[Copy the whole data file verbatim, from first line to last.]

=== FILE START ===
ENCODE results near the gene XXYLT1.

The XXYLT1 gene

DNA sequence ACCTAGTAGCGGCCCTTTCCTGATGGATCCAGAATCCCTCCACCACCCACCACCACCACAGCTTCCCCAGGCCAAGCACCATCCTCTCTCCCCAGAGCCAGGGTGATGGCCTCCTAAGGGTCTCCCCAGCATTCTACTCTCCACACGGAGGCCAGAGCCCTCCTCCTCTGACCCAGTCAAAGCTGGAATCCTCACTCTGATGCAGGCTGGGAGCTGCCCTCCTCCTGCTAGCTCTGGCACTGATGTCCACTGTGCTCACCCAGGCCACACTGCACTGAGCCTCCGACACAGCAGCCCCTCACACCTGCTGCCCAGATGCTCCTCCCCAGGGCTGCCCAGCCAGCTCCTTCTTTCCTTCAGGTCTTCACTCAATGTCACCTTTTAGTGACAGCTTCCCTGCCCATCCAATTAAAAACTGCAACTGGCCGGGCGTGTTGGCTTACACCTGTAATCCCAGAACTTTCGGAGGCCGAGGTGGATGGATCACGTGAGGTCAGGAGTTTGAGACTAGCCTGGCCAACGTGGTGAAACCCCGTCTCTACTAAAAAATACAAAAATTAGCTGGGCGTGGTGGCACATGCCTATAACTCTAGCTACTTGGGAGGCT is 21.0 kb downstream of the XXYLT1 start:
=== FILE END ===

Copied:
ENCODE results near the gene XXYLT1.

The XXYLT1 gene

DNA sequence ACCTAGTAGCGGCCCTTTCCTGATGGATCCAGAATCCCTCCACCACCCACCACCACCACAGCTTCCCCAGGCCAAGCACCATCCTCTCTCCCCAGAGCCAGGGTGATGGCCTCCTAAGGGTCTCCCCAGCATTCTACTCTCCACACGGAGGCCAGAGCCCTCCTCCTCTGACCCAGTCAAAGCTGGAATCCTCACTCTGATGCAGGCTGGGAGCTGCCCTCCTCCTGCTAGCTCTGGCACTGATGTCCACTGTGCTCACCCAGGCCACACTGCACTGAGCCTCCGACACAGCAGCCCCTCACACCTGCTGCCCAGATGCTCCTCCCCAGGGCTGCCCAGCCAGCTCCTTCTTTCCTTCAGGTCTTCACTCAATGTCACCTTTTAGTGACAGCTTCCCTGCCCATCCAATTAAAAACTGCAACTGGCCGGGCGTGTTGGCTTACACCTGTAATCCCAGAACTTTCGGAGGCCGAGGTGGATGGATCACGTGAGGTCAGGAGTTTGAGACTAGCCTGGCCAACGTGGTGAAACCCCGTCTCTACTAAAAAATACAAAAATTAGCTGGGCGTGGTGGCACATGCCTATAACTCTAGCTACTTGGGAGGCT is 21.0 kb downstream of the XXYLT1 start: